[whatwg] Authoring Re: several messages about HTML5

Dave Raggett dsr at w3.org
Thu Feb 22 02:11:15 PST 2007

  Dave Raggett <dsr at w3.org> http://www.w3.org/People/Raggett

On Wed, 21 Feb 2007, Adrian Sutton wrote:

>> I am therefore devoting a lot of my time into developing a
>> new kind of authoring environment that combines a semantic view with
>> a wysiwyg view, and which will use dictionaries to generate the
>> markup that few of us can be bothered to write directly.
> As someone who writes a WYSIWYG HTML editor for a living - I wish 
> you the very best of luck, you're going to need it. Writing an 
> editor is one of those problems that seems really easy until you 
> get into it, then it starts looking hard. You get through that and 
> ship it to users and they love it and you pat yourself on the 
> back. After about six months of solid usage users have worked with 
> the editor enough to start getting frustrated about its quirks, 
> limitations and bugs and the complaints start pouring in. Then you 
> *really* understand how big the challenge is.
> I don't say that to deter you - I'm actually very keen to see what 
> you come up with. The main message to take out of this is that you 
> have to pay attention to and get right the very smallest details 
> because they all make a very big difference to users.

Indeed, and that is why it takes a lot of time, and study of 
existing tools. With that in mind do you have any suggestions for 
what tools I should look at?

> When people get into writing they want to focus purely on what 
> they are writing and they don't want to have to think for a second 
> about how the authoring tool they are using wants them to work. If 
> you want the tool to succeed you will need to solve the keyboard 
> shortcut problems - they are vital

I agree. Some short cuts are common place, whilst others seem to be 
very specific to the particular tool. Another challenge for browser
based editors is that the browsers define their own short cuts and
the editor needs to be a good citizen. The problem is that browsers 
vary considerably in what short cuts they provide. Opera in 
particular provides a great deal. This risks interfering with the 
conventional short cuts for editors, and something I will have to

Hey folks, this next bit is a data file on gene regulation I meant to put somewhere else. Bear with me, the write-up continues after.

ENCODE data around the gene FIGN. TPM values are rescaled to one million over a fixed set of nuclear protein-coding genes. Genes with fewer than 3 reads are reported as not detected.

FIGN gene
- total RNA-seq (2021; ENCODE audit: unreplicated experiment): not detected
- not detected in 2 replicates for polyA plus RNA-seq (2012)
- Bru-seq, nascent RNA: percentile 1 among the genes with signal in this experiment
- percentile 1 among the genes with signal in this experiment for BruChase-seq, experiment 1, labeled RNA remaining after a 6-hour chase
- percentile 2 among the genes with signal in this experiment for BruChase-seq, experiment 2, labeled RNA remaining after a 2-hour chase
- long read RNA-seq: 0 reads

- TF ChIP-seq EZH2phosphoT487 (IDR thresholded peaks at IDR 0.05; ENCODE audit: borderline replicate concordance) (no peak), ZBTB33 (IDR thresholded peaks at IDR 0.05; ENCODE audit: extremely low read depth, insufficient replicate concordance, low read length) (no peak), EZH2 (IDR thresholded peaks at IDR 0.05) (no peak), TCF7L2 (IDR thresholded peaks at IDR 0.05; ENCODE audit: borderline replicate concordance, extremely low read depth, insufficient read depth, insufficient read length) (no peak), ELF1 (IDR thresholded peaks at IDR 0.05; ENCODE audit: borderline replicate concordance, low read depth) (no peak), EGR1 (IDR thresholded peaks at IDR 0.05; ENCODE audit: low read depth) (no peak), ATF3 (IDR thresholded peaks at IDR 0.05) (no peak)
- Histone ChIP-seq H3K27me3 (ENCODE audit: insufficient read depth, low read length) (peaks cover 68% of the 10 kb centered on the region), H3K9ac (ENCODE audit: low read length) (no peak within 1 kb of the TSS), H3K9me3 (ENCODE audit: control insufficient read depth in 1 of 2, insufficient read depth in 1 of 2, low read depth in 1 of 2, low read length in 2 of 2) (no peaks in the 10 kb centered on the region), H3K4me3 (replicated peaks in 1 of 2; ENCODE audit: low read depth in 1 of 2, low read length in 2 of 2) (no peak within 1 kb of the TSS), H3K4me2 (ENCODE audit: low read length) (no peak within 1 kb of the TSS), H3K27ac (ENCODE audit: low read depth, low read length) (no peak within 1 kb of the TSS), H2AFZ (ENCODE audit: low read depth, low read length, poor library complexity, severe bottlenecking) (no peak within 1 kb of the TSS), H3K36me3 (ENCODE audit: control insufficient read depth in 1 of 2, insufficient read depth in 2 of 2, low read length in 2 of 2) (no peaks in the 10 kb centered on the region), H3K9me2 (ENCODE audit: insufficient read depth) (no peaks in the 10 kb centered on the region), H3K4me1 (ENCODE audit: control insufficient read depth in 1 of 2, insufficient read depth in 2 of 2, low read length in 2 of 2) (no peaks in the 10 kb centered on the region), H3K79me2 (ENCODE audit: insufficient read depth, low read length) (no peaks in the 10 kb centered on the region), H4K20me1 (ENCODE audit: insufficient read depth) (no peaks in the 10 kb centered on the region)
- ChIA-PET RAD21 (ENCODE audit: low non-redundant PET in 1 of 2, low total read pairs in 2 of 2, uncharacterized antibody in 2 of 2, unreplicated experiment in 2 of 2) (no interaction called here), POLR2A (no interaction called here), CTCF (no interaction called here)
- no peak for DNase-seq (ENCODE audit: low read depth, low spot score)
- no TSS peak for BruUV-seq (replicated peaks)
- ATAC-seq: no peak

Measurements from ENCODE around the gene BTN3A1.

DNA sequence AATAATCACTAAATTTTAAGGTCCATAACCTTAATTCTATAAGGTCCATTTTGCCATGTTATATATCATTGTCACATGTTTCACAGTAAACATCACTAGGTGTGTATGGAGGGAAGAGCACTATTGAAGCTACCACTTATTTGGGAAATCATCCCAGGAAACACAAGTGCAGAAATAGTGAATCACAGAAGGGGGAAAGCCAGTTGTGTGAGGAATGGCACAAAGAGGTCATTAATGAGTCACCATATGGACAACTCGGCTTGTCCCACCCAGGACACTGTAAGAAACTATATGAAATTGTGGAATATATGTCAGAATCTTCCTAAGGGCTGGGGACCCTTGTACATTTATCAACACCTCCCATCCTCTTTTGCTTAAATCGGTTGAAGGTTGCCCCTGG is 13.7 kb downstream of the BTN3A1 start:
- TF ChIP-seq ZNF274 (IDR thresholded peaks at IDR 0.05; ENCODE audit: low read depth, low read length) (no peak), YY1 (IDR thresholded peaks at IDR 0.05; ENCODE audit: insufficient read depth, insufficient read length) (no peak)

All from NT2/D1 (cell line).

look into very carefully.

> you will also need to make sure that whatever interface you come 
> up with to try and get users to create semantic mark up doesn't 
> require them to think about it. If you haven't already, you will 
> come to learn that users think visually and they are and probably 
> will always be more interested in their content looking good right 
> there in front of them than on it being all nice and semantic. To 
> succeed you will need to leverage this by making the content look 
> best right there in front of them when it is semantic.

Yes, this is an interesting challenge, but there are plenty of 
opportunities to innovate here. Most editors to date have focused on 
either wysiwyg or XML structure, and not on a deeper understanding 
of what the user is actually trying to achieve. I see this as an 
area ripe for experimentation - with user feedback acting as an 
evaluation function that selects the best ideas going forward.

> You also need to realize that users are very, very picky. Expect 
> to devote many years reviewing and refining the basic 
> functionality of your editor - stick to the minimum of 
> functionality and get it into the hands of real users doing real 
> work as much as possible. Then use the feedback from them 
> (carefully because they will change their views after using the 
> tool for a period of time) to drive new features and improvements 
> to the way the editor works.

I have had similar experiences with previous projects (tidy and 
slidy). For example, someone said that he found it too hard to wrap 
slides in div elements when using a wysiwyg editor, so I added code 
to automatically add the div elements at run time. For tidy, I was 
able to transfer the maintenance work to a group of dedicated 
volunteers as a sourceforge project. I hope to do the same for this 
project once it is well established.

> Best of luck with it. I'm definitely interested in keeping track 
> of the project.


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